Artists are often expected to reflect their native communities, but Céu doesn’t claim that her music captures the essence of her hometown, São Paulo -- and she doesn't need to.
Countless musical currents flow through the teeming, supremely cosmopolitan commercial capital of Brazil, by far the largest metropolis in the Americas (add Chicago’s population to Mexico City and there’s still a quarter-million more Paulistanos). Céu’s music doesn’t try encompass that multiplicity, but her new album Tropix, on San Francisco-based Six Degrees Records, sounds as if it's risen sleek and cool from São Paulo’s ceaseless nocturnal energy.
“The greatest thing about music in São Paulo is that we are really connected to all Brazilian culture, not only the roots like samba,” says Céu, 36, who performs at the Great American Music Hall on Friday, June 17 (and the closing day of the Sierra Nevada World Music Festival in Boonville on June 19). “We have these Brazilian rhythms and styles, but we’re always connected with the world. Sometimes it’s chaotic, but I grew up here and it’s my city.”
Working with French producer Hervé Salters (aka General Elektriks) and Pupillo, drummer for the influential manguebeat band Nação Zumbi, Céu sounds more at home than ever on Tropix, which evokes São Paulo's collision of past, present and future. Focusing on her telegraphic original songs, Céu wends her way through a thicket of electronic beats. Lithe and unsettling strings add darkly shimmering undercurrents on several tracks, with charts contributed by Los Angeles composer/arranger Miguel Atwood-Ferguson (the sonic wizard who put his stamp on recordings by a far-flung constellation of artists, including Lianne La Havas, Rihanna, Seu Jorge, Flying Lotus, and Céu’s labelmate Bebel Gilberto, for starters).
“We’ve watched Céu grow into a really confident, really strong woman who has found her true voice in music over a series of albums,” says Bob Duskis, who co-founded Six Degrees with Pat Berry and has released all four of Céu's studio releases. “Each record has been very different. Her second album Vagarosa was more into dub and hip-hop. Her last one Caravana Sereia Bloom is more rocky and influenced by older Brazilian psychedelia. Tropix is funkier music. She really delves into electronics, and even disco.”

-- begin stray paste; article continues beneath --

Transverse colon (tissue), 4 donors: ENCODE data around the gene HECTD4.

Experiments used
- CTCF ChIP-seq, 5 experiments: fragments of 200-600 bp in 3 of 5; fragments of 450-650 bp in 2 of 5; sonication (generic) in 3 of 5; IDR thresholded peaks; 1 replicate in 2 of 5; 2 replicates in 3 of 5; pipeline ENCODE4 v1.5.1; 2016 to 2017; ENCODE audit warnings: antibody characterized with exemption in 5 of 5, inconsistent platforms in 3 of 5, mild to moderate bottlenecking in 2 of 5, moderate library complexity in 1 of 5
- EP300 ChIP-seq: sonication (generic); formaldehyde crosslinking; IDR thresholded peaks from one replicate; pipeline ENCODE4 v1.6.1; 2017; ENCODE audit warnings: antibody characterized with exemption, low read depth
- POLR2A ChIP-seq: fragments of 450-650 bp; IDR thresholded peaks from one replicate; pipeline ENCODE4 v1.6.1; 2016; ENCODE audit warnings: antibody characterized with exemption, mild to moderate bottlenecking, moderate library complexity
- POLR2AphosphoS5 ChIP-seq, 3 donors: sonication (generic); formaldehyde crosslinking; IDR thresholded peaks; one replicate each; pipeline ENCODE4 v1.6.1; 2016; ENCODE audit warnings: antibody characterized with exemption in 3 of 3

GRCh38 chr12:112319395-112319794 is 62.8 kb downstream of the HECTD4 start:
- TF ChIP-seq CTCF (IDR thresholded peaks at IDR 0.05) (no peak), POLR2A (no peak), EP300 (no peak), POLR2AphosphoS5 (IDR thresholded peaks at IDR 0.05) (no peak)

A decade after Céu's Grammy Award-nominated self-titled 2005 debut, she decided to “bring beats back to my sound,” she says. “Brazilian music is so rich with imagery. We have this natural swing in our songs and way of life. On this album I was trying to find a machine way of playing in my musical environment, while still being tropical.”
In concert, Céu is anything but machine-like. She projects cosmic warmth, sliding around the stage with a beatific smile as her soft voice glides over her insistent beats. The band she’s touring with for Tropix is anchored by bassist Lucas Martins, the foundation of her sound for more than a decade. Belgian guitarist David Bovee, keyboardist Joao Cardoso and drummer Thomas Salgado round out the combo, while Céu also plays percussion.
If there’s one track that captures the intricate conversation animating Céu’s music, it’s her rousing interpretation of “Chico Buarque Song,” a song by the cult post-punk São Paulo band Fellini that honors Buarque, a legendary songwriter, musician and man of letters. Describing her teenage love of the Velvet Underground and Joy Division, she decided to bring some of that post-punk aesthetic into Tropix via Fellini.
“When I heard [Fellini] I fell in love with their sound,” she says. “It was so raw and interesting. It talks about what I was trying to do with Tropix: a very dark way of being in Brazil, which is so colorful. I liked the whole album, and I choose this song because I like the melody and it’s so wonderfully strange to have Chico Buarque, such an important and brilliant composer, in this post-punk song.”
Christened Maria do Céu Whitaker Poças at birth, Céu adopted her severely edited moniker as a performer. ("Céu" translates from Portuguese as either “sky” or “heaven,” appropriate for her ethereal voice.) While living in New York City in the early aughts, she absorbed the sounds of Lauryn Hill and Erykah Badu, Billie Holliday and Ella Fitzgerald, sculpting from the greats her own songwriting voice. She also forged a tight creative bond with fellow Brazilian musician Antonio Pinto, best known as a film composer for his work on two Oscar-nominated films, 1999’s Central Station and 2003’s City of God.
When she returned to Sao Paulo, Céu set about making demos of her trove of original material. Signed to the important São Paulo indie label Urban Jungle, she found an ideal situation when she connected with Six Degrees to release her music in the U.S. and U.K. The label had already delivered hit albums by Brazilian artists like Bebel Gilberto and Bossacucanova, and Céu’s debut received a tremendous push as the first non-English-language album co-released with Starbucks' label, Hear Music.
“We were known as the place for Brazilian music that wasn’t exactly traditional,” Duskis says. “That first album by Céu came as a submission. We were getting deluged by so much Brazilian music in the wake of our success with Bebel Gilberto’s Tanto Tempo it took several nudges by her people before I played it for Pat. He was the one who said, 'I think there’s really something here.'”
Céu performs at the Great American Music Hall on Friday, June 17. Details here.